To start, let’s give a more distinct definition of the main term. Here and after, writing inspiration is a way to encourage yourself and give a boost to your brain—it is a way to rev your imagination and put you in the right mood. It has nothing to do with the Muse, revelation, and alike stuff spoofed by bohemian artists, who try to justify their laziness. We are sure you know all the tools we will write about, though we will give them in a new manner, hoping to show you new methods of using old instruments.
It is well known that a person who doesn’t read can’t produce worthy writing. Though being a good inspiration for writing, reading can also be tricky. See for yourself:
True: By reading good authors, you replenish your vocabulary and remember the spelling of complex words.
Also true: You remember successful phrases and metaphors as well, which might look like plagiarism, or worse, like clichés in your piece of writing.
True: You learn to notice the writing tools other authors use to make their texts more structured, understandable, and interesting.
Also true: When you read a lot of great writing, you risk to discover that the best texts have already been published and you will never be able to outshine them.
True: You get acquainted with stunning ideas, which are often brilliant.
Also true: Sometimes, when reading a lot on one topic, you forget which ideas were created in your head (being an accumulation of all the sources you read), and which one you have put into your text almost intact without indicating the forgotten original source.
True: When dealing with exciting writing, you can find yourself reading till the morning light and forgetting to eat.
Also true: You risk to suffer from food and sleep deprivation when passionately reading good writers. When comparing yourself to the masters, you become sure your readers are weeping with bloody tears when reading your work.
2. Watch films and TV series
In your writing, you can use the same tools operators and directors apply in films. Analyze your favorite movies, paying special attention to the operator’s work and the sequence of images. What was at the beginning of a good scene: a zoom on a small detail, or a general skyline? How many points of view does the operator use to make the scene fuller? What are the director’s favourite tricks to draw your attention to an important detail? What makes your favourite film astonishing?
Answers to these questions will help you understand how to hook your reader from the very first page, and how to make the environment’s description tangible and visible. Remember a piece of advice, always repeated at training sessions for writers: show a picture to your reader. Do not describe it in words—let the reader see it. Write as if you were a film director.
3. Learn art
Art can be a great help and inspiration, though only if you know where to look at when gazing at paintings.
There is a popular exercise for writers: choose a complex canvas and describe it in details. Every word in your description should have a meaning. Try to make your text short, but so clear that an artist unfamiliar with the painting could easily repeat it just by listening to you.
Also, try to understand the art. The styles of painting have undergone a grandiose evolution— artists have fostered each of them, filling small details with significant meaning. So, use it! It’s amazing how art can mix with writing. Remember: it’s on the crossroad of the distant disciplines where the innovative works are born. Just for fun, try to rewrite a medieval epic so that it acquires a taste of surrealism. Write a haiku so that it becomes gothic. Rewrite Palahniuk in a romantic style, and Maugham with pop-art inclusions. Add some elements of cubism to the smoothness of Jane Austen.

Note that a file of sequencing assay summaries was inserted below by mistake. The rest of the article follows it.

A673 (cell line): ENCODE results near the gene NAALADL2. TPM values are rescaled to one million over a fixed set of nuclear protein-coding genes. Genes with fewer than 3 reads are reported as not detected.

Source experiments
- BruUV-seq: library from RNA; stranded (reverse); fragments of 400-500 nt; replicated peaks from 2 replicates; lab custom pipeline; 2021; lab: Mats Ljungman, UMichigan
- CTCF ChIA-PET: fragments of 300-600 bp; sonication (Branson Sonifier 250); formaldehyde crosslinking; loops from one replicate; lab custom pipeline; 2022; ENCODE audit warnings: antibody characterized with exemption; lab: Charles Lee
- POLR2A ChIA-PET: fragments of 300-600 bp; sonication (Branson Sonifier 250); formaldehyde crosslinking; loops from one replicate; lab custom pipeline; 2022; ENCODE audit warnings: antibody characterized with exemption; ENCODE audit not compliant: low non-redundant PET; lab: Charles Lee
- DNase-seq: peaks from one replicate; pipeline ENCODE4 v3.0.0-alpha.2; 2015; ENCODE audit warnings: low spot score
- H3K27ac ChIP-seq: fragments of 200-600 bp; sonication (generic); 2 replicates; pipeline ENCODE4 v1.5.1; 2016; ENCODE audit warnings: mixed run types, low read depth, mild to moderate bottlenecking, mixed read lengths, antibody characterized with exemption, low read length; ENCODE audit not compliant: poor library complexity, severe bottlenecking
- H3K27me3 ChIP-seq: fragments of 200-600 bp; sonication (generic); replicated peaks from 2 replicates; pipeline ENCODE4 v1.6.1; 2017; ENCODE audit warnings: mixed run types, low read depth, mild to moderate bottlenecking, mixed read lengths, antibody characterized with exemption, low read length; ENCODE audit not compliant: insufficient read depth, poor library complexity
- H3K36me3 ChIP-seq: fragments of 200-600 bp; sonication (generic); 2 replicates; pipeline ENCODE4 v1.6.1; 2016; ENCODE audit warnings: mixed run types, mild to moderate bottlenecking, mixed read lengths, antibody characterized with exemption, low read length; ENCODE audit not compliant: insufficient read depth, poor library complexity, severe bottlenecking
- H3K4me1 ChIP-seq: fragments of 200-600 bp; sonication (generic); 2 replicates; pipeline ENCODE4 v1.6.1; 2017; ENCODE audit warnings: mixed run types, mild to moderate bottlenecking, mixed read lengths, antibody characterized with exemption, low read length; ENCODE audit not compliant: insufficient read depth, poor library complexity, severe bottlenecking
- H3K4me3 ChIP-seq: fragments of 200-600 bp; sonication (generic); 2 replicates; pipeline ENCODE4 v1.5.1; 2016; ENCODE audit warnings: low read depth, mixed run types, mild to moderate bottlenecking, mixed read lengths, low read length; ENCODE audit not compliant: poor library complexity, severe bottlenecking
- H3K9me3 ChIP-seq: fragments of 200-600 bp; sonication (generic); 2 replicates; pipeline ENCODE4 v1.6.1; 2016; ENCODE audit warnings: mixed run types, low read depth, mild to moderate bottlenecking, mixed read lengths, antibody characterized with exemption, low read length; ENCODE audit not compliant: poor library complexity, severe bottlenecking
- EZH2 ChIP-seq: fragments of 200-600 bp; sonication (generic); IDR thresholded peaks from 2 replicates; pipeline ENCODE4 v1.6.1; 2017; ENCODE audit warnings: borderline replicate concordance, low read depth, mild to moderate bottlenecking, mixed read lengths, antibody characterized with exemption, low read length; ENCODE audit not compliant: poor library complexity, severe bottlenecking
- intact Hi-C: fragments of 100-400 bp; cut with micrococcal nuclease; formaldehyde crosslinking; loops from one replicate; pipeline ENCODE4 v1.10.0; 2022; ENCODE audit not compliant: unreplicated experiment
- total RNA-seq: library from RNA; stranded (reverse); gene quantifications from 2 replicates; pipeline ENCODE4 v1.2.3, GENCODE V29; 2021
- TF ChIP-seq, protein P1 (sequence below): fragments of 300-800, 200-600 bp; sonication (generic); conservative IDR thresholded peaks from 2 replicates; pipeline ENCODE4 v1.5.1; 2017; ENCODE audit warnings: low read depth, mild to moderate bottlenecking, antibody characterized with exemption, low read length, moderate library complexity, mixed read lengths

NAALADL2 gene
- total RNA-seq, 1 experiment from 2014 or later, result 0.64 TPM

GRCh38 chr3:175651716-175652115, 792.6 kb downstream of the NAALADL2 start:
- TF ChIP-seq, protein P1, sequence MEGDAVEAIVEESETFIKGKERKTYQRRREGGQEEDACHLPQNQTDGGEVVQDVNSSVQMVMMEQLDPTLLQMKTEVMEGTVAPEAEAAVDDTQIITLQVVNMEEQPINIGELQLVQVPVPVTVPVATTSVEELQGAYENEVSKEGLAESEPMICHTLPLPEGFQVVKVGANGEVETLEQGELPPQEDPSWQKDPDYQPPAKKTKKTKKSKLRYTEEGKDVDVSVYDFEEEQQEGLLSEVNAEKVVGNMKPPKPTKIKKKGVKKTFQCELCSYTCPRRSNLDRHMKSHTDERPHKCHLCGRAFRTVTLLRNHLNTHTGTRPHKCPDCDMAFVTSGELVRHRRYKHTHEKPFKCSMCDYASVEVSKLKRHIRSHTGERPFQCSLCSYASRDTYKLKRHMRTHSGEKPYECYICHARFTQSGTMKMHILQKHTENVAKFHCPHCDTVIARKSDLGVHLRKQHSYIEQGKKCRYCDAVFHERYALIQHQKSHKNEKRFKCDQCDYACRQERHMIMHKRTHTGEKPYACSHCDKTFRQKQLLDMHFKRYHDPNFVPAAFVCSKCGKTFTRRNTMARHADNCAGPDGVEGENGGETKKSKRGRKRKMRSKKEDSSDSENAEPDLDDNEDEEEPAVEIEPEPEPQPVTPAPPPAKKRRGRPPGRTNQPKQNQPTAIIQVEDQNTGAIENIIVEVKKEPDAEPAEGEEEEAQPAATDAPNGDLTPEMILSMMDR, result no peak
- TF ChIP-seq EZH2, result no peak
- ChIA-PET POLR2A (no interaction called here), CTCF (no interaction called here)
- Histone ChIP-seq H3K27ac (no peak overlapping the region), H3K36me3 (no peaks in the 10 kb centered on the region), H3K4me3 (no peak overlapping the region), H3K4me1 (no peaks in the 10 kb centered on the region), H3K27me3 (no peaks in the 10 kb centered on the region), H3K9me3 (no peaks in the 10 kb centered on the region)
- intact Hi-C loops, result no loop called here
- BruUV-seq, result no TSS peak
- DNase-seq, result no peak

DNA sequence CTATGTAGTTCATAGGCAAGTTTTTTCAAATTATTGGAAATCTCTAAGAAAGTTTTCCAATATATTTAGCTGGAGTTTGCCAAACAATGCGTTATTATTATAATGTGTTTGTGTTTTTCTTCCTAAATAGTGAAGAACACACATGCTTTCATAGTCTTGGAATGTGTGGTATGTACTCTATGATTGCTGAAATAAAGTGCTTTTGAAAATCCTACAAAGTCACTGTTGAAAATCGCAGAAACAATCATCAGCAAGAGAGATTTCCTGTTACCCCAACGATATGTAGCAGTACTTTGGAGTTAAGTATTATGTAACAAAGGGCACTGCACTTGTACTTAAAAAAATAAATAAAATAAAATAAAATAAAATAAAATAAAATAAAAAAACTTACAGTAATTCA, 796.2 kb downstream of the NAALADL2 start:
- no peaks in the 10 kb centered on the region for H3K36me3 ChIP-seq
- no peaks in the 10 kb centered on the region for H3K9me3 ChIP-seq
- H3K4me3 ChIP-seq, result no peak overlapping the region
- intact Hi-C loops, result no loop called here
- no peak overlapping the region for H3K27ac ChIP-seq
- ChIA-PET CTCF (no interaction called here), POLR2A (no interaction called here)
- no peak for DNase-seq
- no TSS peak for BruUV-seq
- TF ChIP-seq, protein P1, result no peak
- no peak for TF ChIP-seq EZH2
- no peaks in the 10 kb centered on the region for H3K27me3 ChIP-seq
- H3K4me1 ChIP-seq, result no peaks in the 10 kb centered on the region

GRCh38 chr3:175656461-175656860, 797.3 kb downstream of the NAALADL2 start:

4. Listen to music for writing inspiration
Have you mentioned how exactly the music of the last century has been connecting its art to events of its time? Of course, music is the product of its environment, but at some point, it synchronizes with society, and that’s how historical realities create new musical styles, and popular music bands influence the self-awareness of new generations.
Inspiration from music can be found, for example, both in lute music of the 18th century when you write a paper on history, and in rhythmic compositions when you need to speed up your work. As a rule, hard rock suits a gym, chill-out is good for measured writing, Nina Simone is perfect when you need to cover a topic on equality, and Thom Yorke helps you to describe the injustices of the world in a more emotional way.
Yet, every music lover considers his or her playlist to be the best and the most motivating. That is why we will not give you links to what we love. You choose what works for you, but don’t forget that you have a strong source of inspiration in music.
Of course, when you describe facts, emotions will be superfluous. Molar masses, statistical data, and mathematical equations don’t care about your feelings. However, if you write an essay or an article where you need to give your opinion, especially on an issue that is important to you, the ability to feel and put your emotions on paper becomes important.
Any form of writing requires the ability to feel, and we can’t say that a newspaper note about the retirement age should be less emotional than a love letter. Nevertheless, it is said that some forms of writing are a direct consequence of the excessive emotionality and sensitivity of the author. There are so many emotions, and you have to learn to feel them all. That is especially important when you need inspiration for writing poems. Only after experiencing the emotional state yourself, you will be able to impose it on your reader.